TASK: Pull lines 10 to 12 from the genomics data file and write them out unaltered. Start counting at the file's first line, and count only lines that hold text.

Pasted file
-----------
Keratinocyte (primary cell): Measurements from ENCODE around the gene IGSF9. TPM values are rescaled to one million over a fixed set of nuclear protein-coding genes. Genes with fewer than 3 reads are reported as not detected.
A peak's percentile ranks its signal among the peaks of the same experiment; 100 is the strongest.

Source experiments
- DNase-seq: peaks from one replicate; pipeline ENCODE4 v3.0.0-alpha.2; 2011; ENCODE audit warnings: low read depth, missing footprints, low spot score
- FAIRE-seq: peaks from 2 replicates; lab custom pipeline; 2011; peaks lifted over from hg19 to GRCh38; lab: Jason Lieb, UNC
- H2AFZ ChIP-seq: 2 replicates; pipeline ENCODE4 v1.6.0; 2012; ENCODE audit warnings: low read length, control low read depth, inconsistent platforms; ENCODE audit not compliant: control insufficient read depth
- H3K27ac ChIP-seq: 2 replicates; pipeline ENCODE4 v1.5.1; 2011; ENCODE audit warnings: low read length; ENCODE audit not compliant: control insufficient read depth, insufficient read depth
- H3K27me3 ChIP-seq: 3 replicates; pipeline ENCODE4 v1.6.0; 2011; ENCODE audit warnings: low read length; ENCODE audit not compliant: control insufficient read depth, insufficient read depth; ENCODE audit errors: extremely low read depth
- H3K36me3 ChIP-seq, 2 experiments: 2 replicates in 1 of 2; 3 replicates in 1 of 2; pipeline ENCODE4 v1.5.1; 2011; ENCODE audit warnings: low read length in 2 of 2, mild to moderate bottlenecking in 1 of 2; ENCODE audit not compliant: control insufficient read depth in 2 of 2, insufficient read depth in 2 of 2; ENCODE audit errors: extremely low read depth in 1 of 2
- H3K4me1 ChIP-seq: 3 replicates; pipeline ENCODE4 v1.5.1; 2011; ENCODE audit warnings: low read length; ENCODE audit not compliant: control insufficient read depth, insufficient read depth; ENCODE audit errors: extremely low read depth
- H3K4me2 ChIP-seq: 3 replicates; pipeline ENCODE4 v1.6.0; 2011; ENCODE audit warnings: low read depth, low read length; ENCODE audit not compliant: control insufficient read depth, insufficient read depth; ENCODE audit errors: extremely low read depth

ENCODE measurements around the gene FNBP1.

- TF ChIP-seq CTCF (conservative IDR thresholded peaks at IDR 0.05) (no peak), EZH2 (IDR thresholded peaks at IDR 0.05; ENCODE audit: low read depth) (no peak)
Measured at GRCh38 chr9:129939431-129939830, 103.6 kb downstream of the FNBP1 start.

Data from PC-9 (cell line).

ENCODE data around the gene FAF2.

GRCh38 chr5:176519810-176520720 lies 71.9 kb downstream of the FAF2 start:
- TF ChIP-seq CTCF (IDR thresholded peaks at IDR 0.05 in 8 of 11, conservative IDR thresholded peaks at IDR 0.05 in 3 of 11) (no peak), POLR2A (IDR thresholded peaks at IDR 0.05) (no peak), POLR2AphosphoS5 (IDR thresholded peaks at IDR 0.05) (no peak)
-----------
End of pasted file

- H3K4me1 ChIP-seq: 3 replicates; pipeline ENCODE4 v1.5.1; 2011; ENCODE audit warnings: low read length; ENCODE audit not compliant: control insufficient read depth, insufficient read depth; ENCODE audit errors: extremely low read depth
- H3K4me2 ChIP-seq: 3 replicates; pipeline ENCODE4 v1.6.0; 2011; ENCODE audit warnings: low read depth, low read length; ENCODE audit not compliant: control insufficient read depth, insufficient read depth; ENCODE audit errors: extremely low read depth

ENCODE measurements around the gene FNBP1.